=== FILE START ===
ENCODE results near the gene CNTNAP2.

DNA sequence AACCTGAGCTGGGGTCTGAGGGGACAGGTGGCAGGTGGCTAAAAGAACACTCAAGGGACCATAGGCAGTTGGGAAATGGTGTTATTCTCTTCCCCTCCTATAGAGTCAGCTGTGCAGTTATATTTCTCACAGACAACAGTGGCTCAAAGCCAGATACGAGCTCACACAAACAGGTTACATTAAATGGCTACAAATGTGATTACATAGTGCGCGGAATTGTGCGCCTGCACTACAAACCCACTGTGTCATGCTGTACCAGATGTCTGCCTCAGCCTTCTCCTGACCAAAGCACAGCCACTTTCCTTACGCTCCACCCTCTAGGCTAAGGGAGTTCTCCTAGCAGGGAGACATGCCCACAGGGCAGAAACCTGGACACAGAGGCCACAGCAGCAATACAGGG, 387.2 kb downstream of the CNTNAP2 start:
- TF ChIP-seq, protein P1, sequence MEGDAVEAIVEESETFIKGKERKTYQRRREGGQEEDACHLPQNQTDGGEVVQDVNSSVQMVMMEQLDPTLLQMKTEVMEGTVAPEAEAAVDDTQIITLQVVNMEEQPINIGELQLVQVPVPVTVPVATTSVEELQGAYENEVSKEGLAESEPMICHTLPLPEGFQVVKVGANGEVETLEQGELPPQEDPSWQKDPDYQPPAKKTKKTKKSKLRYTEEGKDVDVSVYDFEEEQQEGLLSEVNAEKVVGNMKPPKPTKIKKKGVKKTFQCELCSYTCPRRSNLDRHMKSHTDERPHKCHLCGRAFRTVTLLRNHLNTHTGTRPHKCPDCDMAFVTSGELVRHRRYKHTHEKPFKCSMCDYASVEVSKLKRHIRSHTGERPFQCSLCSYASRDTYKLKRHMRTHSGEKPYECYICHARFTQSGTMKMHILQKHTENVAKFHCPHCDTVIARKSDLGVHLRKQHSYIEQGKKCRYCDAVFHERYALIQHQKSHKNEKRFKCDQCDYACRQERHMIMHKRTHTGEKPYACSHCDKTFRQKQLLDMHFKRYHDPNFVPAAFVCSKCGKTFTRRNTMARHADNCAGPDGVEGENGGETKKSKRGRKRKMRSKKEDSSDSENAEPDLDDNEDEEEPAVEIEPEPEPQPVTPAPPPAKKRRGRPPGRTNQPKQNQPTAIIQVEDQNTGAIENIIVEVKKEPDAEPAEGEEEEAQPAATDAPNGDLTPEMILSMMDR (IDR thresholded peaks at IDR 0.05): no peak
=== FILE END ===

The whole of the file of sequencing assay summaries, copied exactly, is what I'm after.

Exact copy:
ENCODE results near the gene CNTNAP2.

DNA sequence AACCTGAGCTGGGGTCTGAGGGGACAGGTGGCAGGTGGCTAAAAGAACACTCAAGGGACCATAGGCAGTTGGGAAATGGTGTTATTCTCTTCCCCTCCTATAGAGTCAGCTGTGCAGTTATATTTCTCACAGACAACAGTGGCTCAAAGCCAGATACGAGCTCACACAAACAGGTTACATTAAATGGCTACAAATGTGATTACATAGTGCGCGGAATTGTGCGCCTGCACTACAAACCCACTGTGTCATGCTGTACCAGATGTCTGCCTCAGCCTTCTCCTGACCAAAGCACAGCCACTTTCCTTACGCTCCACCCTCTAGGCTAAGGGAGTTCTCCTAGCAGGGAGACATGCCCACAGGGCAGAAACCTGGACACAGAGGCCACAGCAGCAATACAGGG, 387.2 kb downstream of the CNTNAP2 start:
- TF ChIP-seq, protein P1, sequence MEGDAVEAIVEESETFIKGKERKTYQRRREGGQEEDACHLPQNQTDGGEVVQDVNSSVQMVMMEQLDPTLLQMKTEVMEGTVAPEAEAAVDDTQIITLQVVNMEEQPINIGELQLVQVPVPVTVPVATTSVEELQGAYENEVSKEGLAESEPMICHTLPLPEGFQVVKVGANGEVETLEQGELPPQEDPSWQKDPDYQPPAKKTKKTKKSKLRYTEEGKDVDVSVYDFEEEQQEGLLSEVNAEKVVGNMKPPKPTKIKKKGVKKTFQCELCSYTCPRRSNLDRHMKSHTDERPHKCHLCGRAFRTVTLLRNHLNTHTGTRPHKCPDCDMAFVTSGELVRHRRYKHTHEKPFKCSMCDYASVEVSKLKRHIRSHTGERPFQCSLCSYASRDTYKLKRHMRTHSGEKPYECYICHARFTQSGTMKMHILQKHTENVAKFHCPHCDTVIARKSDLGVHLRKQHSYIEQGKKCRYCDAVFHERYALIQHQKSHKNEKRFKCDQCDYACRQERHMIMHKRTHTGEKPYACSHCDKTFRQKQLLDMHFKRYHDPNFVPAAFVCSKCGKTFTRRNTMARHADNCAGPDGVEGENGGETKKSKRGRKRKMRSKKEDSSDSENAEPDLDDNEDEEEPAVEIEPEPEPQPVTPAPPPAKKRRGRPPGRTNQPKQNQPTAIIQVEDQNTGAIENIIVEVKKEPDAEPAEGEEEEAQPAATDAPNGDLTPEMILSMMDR (IDR thresholded peaks at IDR 0.05): no peak